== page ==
This documentary concerns a mural completed in 1995 by Rob Scholte, Holland’s Andy Warhol. We follow the progress of the 2,000 square metro, doodle in a Dutch theme park in Nagasaki, hardly believing the bad taste of the maritime apocalypse Scholte chooses as his theme.
Seventeenth century man-of-wars confront helicopter gunships against a backdrop of mushrooming clouds and imperilled humanity. The opening establishes all too well the deranged post-modernity of this freakish work, sited in a replica of a Dutch royal palace, as well as Scholte’s approval of the architectural Hollandaise around it.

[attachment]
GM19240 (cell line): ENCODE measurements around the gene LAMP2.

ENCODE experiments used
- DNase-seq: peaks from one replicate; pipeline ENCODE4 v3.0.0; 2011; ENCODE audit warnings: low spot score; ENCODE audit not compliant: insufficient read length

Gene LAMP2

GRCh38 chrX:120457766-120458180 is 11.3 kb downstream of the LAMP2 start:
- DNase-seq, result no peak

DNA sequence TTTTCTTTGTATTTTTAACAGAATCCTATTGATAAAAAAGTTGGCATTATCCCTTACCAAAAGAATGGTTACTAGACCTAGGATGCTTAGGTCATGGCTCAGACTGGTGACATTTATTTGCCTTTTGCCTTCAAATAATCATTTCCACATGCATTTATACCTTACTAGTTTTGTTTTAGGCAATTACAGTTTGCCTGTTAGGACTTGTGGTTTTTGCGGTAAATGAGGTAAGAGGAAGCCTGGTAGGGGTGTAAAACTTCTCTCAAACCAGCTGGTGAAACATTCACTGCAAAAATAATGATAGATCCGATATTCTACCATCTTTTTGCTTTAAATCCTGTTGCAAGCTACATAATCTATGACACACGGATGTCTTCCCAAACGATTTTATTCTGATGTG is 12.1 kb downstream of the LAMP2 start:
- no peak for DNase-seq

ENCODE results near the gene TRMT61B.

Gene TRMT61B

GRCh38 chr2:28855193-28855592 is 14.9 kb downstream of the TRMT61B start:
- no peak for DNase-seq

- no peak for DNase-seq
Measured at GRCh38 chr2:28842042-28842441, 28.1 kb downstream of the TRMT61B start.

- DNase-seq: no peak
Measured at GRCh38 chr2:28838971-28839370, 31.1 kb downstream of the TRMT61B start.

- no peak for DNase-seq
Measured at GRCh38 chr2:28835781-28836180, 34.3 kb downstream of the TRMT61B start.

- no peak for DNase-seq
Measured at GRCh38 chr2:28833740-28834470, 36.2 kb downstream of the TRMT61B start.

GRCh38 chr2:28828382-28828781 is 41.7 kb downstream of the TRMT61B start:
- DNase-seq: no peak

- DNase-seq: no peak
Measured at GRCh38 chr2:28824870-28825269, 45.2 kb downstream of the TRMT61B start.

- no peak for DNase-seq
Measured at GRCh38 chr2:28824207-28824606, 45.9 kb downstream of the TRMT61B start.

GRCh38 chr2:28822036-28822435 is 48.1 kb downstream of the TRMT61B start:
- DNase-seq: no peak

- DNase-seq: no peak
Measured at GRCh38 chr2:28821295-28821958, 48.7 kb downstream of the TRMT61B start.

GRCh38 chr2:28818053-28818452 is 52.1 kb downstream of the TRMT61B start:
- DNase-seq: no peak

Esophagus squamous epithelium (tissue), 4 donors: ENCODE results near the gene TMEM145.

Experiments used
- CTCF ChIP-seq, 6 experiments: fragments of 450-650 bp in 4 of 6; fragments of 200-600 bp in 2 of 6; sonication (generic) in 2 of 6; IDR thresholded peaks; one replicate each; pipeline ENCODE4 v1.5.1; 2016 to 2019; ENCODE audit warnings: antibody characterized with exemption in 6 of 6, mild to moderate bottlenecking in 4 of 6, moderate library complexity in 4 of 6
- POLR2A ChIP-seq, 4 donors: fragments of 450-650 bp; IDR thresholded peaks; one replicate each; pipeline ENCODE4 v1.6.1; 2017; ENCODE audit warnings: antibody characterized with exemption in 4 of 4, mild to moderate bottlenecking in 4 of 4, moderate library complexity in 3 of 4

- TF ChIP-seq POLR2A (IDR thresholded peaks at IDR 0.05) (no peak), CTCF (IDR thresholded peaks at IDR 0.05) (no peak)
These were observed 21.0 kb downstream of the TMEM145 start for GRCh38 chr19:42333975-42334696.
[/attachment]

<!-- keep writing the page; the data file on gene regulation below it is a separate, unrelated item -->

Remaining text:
Things go radically off the rails and the emotional temperature soars when a Japanese photographer peels back Scholte’s trouser legs to get a clearer shot of his amputee’s stumps. The artist responds with a stream of bitter, and wholly justified, invective. Instantly darker, the film departs the theme park for the scene of the unsolved crime that robbed Scholte of his legs in 1994.
We leam something of his gadfly role in Dutch art and of his militancy for artistic freedom in the face of anonymous, but clearly genuine, threats to life. Uncomfortable viewing ensues as the artist and his wife pick over a bomb-wrecked car, looking for a pregnancy test-kit – their last link to the child she was carrying at the time of the blast.
Bad art; good story.
The Sydney Morning Herald, October 27, 1997
The Sydney Morning Herald
Sydney, New South Wales
Monday, October 27, 1997